The Dreamers

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Two of Bernardo Bertolucci’s great loves — sex and movies — are celebrated, analyzed, partaken of and discussed in “The Dreamers,” a film that, despite its potentially volatile subject matter, is innocuous and good-natured.

It’s a bit of a history lesson for folks younger than, say, 40. I wrote just a week ago that the Vietnam documentary “The Fog of War” cannot possibly mean as much to a Gen-Xer (or -Yer, or anyone younger) as it would to a Baby Boomer, and the same holds true of “The Dreamers.”

It is set in Paris in 1968, when the French New Wave filmmakers like Godard and Truffaut were changing the art of moviemaking, and when a Parisian student riot was about to erupt because, of all things, the director of the Cinematheque Francais had been fired. In the midst of all this is naive American student Matthew (Michael Pitt), a 20-year-old film buff who spends every waking hour at the cinema, along with his unwashed, unkempt film-buff brethren and sisters. He meets his kindred spirits, twins named Theo (Louis Garrel) and Isabelle (Eva Green), who invite him to stay at their family’s apartment.

Here they engage in all manner of mind games, movie-trivia games and sex games, a strange triangle of youthful insouciance and blithe know-it-allness. The three are partly lovers, and partly just lovers of film. Outside, though, events are conspiring that will foment revolution.

The characters speak, think and act in the language of film; for them, movies are everything. Cinema informs everything they do. It is the same way for Bertolucci, and it’s energizing to see a movie so devoted to conveying that obsession. Snippets of old movies are spliced in as they are referenced, a dozen or so in total, plus many more that are mentioned but not shown.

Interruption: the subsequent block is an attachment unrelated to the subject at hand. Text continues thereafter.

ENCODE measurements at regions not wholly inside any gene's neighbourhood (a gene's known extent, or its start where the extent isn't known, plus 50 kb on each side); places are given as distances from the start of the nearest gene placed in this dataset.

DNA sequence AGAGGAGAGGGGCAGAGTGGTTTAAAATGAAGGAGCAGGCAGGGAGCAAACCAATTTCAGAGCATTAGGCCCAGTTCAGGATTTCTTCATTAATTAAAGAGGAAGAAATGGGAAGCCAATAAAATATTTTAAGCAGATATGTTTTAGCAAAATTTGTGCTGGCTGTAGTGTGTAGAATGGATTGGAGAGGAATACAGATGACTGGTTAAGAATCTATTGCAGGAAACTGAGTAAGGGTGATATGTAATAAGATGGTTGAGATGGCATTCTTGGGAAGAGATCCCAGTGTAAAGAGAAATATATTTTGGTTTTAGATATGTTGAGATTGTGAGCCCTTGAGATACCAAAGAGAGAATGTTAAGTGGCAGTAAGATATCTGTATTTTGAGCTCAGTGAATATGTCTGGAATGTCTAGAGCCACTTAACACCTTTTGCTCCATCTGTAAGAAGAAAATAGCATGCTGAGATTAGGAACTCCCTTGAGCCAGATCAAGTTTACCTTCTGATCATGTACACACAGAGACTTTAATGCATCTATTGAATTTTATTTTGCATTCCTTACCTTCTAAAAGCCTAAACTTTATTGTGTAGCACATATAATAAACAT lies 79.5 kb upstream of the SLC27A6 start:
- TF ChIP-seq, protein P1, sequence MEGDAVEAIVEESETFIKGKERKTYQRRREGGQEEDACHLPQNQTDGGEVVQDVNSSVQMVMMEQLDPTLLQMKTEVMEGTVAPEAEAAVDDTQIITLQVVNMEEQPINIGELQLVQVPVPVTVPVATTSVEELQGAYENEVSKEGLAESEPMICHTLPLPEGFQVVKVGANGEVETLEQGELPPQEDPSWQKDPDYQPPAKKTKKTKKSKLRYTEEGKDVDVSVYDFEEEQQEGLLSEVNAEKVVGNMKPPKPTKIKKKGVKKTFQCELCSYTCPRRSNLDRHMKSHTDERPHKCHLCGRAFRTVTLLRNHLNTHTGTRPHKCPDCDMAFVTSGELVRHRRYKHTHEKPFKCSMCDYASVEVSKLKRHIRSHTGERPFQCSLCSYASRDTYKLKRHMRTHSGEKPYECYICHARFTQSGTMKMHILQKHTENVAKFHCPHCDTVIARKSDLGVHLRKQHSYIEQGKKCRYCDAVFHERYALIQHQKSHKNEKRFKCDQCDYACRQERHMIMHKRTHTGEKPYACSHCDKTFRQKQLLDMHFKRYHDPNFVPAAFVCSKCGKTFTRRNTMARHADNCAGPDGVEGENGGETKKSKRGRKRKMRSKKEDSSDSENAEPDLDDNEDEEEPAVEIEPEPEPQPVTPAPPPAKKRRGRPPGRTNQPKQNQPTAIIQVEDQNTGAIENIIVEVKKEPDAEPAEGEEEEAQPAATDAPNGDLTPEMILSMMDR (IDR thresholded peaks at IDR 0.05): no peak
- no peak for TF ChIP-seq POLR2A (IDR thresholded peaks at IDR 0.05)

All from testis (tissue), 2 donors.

When Matthew and Theo argue over whether Chaplin or Keaton was better, Theo makes his case by describing the final moments of Chaplin’s “City Lights.” By coincidence, I had seen this movie for the first time about two weeks before seeing “The Dreamers,” so it was fresh in my mind — but what Theo says about it is something I hadn’t considered, and it made me want to go watch it again. Bertolucci has succeeded in making a movie that makes me want to go watch OTHER movies.

Other movies are, to be sure, more emotionally engaging than this one, whose characters are aloof and inscrutable. Few movies, though, are more beautifully composed: Bertolucci and cinematographer Fabio Cianchetti construct every shot carefully, often building shapes out of the characters’ positions or referencing shots from other films. Even if you don’t pay attention to such things, you will subconsciously realize you’re watching something that has been assembled with precision and expertise.

I don’t know how much a casual filmgoer will like the movie. It seems designed only for hardcore movie buffs — and I mean movie buffs who are hardcore about it, not buffs of hardcore movies (though I suppose that applies to certain elements of it, too). It speaks with enthusiasm about its subject matter; the question is whether it’s preaching to the choir, or to the uninterested.

Note: Much has been made of the film’s NC-17 rating for “explicit sexual content.” In truth, the sexual content is no more explicit than many R-rated films; it is, rather, the nudity (and the frequency of it) that is more explicit than usual. The film is set in the height of the sexual revolution, which coincided with (and is interconnected with) the French New Wave and the Parisian student riots, and thus a high degree of sexuality and nudity fit the story. I’m not sure it’s all completely “justified,” but since when are filmmakers required to “justify” themselves to anyone?

B (1 hr., 55 min.; NC-17, a lot of frank nudity and some graphic sexuality, some harsh profanity.)